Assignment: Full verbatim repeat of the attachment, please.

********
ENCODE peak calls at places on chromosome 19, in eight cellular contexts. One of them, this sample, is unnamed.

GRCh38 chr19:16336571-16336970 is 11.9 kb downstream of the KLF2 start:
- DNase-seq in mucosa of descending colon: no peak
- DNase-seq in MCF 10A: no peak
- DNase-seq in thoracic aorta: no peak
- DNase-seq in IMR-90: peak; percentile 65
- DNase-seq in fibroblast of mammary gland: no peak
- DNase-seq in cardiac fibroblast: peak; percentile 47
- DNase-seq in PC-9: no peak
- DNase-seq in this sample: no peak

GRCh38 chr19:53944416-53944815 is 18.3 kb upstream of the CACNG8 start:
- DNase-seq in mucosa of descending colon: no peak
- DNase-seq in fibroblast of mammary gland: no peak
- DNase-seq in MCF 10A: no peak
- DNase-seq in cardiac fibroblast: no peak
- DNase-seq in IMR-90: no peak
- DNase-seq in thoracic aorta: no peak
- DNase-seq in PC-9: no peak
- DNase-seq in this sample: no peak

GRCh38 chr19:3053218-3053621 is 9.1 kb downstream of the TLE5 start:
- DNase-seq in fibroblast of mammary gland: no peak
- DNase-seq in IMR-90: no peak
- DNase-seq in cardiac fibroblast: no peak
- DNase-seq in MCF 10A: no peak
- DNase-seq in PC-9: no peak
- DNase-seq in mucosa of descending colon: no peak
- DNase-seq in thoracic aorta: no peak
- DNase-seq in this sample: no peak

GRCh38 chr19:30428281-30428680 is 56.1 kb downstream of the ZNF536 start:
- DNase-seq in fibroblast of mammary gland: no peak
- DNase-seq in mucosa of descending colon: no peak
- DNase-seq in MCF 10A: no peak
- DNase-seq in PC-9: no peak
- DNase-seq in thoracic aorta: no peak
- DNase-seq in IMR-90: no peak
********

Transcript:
ENCODE peak calls at places on chromosome 19, in eight cellular contexts. One of them, this sample, is unnamed.

GRCh38 chr19:16336571-16336970 is 11.9 kb downstream of the KLF2 start:
- DNase-seq in mucosa of descending colon: no peak
- DNase-seq in MCF 10A: no peak
- DNase-seq in thoracic aorta: no peak
- DNase-seq in IMR-90: peak; percentile 65
- DNase-seq in fibroblast of mammary gland: no peak
- DNase-seq in cardiac fibroblast: peak; percentile 47
- DNase-seq in PC-9: no peak
- DNase-seq in this sample: no peak

GRCh38 chr19:53944416-53944815 is 18.3 kb upstream of the CACNG8 start:
- DNase-seq in mucosa of descending colon: no peak
- DNase-seq in fibroblast of mammary gland: no peak
- DNase-seq in MCF 10A: no peak
- DNase-seq in cardiac fibroblast: no peak
- DNase-seq in IMR-90: no peak
- DNase-seq in thoracic aorta: no peak
- DNase-seq in PC-9: no peak
- DNase-seq in this sample: no peak

GRCh38 chr19:3053218-3053621 is 9.1 kb downstream of the TLE5 start:
- DNase-seq in fibroblast of mammary gland: no peak
- DNase-seq in IMR-90: no peak
- DNase-seq in cardiac fibroblast: no peak
- DNase-seq in MCF 10A: no peak
- DNase-seq in PC-9: no peak
- DNase-seq in mucosa of descending colon: no peak
- DNase-seq in thoracic aorta: no peak
- DNase-seq in this sample: no peak

GRCh38 chr19:30428281-30428680 is 56.1 kb downstream of the ZNF536 start:
- DNase-seq in fibroblast of mammary gland: no peak
- DNase-seq in mucosa of descending colon: no peak
- DNase-seq in MCF 10A: no peak
- DNase-seq in PC-9: no peak
- DNase-seq in thoracic aorta: no peak
- DNase-seq in IMR-90: no peak